I have had the pleasure of working with several non-profit organizations over the past decade, both large and small. In my my experience over 10+ years, it is rare to find an organization that is as comprehensive at One School at a Time (OSAT) in its directives.
I had the opportunity to partner with One School at a Time while in the field in Uganda for 2 weeks this summer 2018. From first-hand experience and witnessing directly the work that they do, I can say that OSAT is wonderfully well run with initiatives that deeply consider the real roots of issues that arise with in communities and address the root, rather than just the symptom. It was amazing to hear and see from community members how the work of OSAT has helped to truly make a lasting change and positive difference in their lives. OSAT's work is both extremely efficient, compassionate, transformational and effective. It brings hope and joy to see a small group of truly committed individuals making such a difference in the world.
About five years ago, I heard a presentation about One School at a Time. I was very interested because I had spent 3 years in Kenya, first as a Peace Corps Volunteer teacher and then training new Volunteers. Everything I heard about One School at a Time impressed me. They have been working WITH the people, not just sending them things or giving advice based on their own experience in the developed world. One School at a Time finds out what the people want and how it will work within their own culture. And they work with the same school for the long haul to be sure that the help they offer is useful and effective.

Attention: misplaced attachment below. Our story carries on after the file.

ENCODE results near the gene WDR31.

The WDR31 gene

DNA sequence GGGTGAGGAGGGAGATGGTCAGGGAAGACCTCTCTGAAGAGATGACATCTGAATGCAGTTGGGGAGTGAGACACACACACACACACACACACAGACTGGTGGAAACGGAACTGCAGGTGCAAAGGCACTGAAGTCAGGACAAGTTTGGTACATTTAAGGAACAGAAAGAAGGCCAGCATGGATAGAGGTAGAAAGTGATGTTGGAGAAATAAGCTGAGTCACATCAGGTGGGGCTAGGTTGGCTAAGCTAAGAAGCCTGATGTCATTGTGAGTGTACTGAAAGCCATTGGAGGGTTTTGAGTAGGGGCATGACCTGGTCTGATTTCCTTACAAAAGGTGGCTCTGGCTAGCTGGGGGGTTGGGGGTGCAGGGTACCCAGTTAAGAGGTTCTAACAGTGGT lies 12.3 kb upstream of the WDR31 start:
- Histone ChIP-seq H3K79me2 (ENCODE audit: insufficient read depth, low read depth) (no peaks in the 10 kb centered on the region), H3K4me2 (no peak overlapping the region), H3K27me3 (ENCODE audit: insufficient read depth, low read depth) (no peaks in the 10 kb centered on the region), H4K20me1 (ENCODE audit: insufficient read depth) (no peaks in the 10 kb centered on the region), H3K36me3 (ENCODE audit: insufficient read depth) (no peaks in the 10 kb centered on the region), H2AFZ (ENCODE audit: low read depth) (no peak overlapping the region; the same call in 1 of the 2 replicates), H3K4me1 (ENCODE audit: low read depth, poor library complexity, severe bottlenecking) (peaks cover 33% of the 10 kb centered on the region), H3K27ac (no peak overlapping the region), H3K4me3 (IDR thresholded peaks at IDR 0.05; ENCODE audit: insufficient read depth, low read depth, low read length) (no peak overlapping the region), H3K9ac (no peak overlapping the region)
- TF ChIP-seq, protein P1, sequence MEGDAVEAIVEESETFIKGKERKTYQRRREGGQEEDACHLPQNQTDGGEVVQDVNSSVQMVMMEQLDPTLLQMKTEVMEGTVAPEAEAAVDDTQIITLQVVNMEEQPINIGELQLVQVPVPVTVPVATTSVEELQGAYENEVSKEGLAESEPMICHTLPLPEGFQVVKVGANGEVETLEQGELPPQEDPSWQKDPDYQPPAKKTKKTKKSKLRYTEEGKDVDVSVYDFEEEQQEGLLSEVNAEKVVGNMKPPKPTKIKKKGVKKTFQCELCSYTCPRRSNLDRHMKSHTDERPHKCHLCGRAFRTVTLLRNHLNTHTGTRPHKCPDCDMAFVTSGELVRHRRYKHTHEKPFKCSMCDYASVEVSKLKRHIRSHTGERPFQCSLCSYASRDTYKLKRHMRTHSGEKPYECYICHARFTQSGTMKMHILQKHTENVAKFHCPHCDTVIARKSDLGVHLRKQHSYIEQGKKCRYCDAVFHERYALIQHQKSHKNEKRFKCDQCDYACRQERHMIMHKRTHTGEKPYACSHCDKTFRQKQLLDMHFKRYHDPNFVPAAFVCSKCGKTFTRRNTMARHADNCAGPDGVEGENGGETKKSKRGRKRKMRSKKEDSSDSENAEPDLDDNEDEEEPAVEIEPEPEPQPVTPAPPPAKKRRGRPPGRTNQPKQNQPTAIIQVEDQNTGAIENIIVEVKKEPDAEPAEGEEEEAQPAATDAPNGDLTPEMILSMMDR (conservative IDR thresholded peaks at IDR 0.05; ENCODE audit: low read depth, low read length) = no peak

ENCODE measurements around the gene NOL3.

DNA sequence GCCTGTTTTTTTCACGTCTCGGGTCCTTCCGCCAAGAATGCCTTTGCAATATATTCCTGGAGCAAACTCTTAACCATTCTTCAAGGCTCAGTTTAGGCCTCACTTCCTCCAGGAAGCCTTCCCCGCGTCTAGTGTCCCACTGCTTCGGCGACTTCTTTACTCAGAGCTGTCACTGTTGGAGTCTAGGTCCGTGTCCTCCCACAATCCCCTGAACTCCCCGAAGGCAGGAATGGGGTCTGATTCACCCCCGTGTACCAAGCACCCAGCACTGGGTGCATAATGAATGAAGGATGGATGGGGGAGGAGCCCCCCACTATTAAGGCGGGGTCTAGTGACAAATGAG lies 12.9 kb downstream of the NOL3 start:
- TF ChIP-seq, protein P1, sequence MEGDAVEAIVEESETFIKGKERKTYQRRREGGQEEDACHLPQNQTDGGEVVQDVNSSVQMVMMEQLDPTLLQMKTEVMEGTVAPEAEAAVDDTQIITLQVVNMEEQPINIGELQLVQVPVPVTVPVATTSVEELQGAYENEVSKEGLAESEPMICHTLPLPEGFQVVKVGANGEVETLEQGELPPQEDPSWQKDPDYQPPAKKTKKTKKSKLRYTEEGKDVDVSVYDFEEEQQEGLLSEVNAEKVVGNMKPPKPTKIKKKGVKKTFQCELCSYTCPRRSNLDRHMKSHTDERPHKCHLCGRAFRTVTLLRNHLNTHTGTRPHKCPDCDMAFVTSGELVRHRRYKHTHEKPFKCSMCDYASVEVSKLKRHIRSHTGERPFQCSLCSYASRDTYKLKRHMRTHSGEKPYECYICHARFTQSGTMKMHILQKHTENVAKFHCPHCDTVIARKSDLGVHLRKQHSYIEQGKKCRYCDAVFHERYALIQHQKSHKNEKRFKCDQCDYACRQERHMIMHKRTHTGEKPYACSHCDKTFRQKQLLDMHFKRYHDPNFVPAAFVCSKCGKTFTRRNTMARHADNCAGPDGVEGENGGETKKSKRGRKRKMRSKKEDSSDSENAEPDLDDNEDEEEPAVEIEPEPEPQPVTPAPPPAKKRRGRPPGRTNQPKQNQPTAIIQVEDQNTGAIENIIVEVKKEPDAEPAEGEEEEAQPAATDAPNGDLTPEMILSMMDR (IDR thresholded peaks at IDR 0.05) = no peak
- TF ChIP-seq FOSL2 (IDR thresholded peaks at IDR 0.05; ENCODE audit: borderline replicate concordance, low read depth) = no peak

At my school in Kenya, the office had 5 electric typewriters – but only one ribbon. And this is only one small example of what I saw over and over. Well-meaning people donate money to help the people in third world countries. But well–meaning as it is, the donations are often not useful. The local people don’t know how to maintain the gifts, they don’t have access to the supplies that are needed and they don’t have the training to use them.